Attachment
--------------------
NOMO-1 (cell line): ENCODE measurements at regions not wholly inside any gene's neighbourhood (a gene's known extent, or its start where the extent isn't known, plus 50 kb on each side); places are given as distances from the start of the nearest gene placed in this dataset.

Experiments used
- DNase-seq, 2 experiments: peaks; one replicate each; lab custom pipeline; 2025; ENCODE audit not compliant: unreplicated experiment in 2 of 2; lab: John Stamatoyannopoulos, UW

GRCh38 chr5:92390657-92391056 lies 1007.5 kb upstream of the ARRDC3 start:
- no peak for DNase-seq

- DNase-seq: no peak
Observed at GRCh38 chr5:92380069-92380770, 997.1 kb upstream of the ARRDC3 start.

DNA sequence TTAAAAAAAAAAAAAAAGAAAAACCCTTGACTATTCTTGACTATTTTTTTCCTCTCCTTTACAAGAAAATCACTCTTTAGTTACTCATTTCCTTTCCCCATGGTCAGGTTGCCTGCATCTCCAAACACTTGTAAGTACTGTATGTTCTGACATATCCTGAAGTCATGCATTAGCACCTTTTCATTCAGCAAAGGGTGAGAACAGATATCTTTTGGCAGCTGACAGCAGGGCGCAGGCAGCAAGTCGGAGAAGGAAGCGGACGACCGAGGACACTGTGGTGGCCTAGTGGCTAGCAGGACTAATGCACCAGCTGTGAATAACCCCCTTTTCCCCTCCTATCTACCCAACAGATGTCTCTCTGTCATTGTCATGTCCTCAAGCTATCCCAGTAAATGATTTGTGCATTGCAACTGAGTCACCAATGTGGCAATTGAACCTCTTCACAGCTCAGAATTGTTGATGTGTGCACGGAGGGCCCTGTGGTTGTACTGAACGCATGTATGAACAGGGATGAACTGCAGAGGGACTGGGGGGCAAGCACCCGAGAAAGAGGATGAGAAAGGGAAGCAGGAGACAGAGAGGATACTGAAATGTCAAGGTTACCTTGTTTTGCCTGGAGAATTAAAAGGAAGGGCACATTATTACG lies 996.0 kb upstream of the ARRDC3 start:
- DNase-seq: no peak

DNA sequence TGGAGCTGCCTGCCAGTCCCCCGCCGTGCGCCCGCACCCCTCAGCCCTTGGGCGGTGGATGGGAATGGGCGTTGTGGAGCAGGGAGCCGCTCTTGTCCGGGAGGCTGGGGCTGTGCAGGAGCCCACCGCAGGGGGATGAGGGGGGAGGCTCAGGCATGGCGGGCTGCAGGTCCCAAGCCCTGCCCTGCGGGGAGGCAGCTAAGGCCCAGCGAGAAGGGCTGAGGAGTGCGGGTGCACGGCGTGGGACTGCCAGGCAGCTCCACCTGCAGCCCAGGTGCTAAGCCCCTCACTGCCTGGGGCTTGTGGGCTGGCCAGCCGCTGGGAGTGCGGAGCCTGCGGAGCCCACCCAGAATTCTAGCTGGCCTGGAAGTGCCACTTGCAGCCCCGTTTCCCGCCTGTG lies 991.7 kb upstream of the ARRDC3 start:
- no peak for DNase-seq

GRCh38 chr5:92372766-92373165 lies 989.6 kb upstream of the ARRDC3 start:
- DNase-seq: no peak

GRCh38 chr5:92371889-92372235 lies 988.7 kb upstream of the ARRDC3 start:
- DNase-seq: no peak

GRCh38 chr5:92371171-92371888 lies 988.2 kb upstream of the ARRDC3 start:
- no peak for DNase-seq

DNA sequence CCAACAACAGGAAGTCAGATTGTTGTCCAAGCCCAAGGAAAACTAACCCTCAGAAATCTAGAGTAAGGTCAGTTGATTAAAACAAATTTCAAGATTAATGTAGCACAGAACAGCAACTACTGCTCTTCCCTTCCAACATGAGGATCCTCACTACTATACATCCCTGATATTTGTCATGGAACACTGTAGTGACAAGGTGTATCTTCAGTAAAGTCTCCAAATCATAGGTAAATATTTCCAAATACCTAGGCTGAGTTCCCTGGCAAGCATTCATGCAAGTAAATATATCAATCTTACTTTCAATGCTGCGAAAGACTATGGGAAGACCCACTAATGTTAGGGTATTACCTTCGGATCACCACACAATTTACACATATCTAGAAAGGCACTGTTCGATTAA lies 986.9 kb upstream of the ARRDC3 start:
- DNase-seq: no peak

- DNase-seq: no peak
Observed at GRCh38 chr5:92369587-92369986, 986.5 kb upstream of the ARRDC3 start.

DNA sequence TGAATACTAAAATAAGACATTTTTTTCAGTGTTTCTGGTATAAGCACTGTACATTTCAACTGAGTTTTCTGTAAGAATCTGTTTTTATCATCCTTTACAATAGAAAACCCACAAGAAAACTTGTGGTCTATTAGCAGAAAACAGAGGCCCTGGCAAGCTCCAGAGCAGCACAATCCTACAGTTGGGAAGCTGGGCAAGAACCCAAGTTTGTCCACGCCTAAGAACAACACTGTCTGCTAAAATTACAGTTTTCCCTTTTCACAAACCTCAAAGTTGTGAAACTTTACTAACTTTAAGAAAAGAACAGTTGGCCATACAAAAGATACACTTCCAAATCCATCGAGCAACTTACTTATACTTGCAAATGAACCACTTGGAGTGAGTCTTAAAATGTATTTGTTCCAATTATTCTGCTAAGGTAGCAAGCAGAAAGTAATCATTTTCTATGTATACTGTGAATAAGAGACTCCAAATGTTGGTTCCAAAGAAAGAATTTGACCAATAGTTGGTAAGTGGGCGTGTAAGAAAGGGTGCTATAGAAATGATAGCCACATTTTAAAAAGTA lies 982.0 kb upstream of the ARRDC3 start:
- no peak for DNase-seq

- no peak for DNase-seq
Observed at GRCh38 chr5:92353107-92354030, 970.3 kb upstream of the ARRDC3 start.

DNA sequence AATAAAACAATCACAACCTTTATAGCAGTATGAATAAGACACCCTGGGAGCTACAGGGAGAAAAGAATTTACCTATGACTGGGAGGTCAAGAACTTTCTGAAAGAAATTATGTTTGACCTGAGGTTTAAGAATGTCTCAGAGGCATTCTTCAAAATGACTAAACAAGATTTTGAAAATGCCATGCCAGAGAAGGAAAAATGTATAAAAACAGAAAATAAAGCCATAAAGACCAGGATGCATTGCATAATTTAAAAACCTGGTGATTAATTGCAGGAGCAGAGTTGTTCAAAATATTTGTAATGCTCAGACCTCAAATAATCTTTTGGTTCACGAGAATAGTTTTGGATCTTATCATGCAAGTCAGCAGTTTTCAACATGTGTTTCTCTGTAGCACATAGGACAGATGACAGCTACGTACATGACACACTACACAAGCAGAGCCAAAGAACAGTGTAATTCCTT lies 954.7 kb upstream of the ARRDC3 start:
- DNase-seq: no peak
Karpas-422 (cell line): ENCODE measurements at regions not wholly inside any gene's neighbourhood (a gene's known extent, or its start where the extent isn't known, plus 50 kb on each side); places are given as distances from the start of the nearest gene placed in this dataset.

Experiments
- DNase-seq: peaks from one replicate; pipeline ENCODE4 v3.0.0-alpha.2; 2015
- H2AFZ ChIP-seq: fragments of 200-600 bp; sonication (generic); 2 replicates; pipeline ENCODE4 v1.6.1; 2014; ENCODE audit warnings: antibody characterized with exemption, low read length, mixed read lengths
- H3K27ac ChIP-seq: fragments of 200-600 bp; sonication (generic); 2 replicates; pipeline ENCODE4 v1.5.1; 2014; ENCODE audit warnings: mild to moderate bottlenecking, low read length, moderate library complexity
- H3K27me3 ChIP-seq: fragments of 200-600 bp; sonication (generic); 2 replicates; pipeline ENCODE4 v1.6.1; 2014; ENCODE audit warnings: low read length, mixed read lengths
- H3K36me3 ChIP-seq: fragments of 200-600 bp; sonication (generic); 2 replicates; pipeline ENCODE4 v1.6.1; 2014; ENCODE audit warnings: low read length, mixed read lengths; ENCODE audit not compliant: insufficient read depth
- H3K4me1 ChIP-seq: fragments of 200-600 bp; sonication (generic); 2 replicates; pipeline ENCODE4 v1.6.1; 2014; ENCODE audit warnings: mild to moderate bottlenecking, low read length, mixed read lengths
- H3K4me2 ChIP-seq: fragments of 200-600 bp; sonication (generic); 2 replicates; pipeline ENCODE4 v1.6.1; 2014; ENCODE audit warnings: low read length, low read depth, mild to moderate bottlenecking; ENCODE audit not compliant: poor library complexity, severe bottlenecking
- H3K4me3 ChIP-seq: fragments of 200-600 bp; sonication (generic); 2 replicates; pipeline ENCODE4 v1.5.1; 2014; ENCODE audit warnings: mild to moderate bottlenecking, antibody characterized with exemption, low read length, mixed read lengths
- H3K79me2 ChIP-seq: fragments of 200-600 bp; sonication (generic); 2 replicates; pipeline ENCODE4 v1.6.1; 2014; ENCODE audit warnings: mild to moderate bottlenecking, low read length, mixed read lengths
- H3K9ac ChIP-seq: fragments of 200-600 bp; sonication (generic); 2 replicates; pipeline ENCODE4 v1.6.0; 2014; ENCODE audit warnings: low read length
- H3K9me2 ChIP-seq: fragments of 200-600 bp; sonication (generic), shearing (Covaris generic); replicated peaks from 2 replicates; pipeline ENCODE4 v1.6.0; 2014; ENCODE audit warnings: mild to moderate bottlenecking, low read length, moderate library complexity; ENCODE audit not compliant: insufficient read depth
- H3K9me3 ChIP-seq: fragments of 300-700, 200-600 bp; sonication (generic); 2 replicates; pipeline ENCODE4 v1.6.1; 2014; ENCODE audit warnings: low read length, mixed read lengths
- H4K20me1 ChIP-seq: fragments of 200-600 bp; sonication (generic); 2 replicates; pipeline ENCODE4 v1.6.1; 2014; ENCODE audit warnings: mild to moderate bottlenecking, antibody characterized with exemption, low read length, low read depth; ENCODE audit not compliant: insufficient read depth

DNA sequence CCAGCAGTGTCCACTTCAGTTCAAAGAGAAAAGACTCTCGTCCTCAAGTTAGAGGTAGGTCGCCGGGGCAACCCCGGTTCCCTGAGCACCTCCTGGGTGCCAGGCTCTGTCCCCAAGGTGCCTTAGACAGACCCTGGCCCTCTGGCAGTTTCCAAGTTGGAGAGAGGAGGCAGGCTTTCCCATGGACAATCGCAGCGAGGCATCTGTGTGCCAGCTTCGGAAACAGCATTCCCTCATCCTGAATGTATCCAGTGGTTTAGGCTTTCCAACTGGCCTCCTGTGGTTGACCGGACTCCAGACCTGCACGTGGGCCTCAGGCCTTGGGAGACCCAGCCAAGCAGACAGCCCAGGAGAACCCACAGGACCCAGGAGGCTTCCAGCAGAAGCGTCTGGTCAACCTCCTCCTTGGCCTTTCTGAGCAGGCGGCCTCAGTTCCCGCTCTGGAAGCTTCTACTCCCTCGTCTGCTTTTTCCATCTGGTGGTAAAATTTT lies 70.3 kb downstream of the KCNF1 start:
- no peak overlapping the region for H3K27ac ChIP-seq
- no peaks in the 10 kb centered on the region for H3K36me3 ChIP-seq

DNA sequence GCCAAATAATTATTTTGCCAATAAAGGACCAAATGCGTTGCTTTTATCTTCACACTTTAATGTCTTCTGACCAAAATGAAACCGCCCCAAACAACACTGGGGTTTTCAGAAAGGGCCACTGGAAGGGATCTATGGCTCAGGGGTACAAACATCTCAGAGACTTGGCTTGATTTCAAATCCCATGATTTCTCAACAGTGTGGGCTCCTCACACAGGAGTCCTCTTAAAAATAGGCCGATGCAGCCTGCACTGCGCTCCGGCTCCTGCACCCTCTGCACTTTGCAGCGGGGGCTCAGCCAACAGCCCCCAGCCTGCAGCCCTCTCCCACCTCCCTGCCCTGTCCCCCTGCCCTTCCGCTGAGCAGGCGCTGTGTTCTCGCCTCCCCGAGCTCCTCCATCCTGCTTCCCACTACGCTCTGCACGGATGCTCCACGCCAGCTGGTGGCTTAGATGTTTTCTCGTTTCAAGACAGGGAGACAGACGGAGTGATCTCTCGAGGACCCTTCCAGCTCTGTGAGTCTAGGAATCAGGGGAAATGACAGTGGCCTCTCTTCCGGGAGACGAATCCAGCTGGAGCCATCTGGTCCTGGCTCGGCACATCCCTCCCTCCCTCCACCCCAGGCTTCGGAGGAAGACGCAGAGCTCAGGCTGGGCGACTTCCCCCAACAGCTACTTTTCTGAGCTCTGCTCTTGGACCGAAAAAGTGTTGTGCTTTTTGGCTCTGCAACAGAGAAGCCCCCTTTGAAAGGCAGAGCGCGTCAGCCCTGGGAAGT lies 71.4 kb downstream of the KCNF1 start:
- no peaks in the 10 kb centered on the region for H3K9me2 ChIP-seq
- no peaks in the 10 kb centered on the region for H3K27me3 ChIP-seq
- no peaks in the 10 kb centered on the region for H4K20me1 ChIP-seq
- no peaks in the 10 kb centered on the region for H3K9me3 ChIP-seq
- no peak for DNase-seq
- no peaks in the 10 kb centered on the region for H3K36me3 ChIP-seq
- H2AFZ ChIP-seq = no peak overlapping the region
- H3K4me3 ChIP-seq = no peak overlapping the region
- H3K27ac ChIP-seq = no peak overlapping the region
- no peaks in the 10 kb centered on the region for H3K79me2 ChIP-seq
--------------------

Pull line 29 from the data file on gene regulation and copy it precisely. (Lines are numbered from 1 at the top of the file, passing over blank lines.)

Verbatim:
Experiments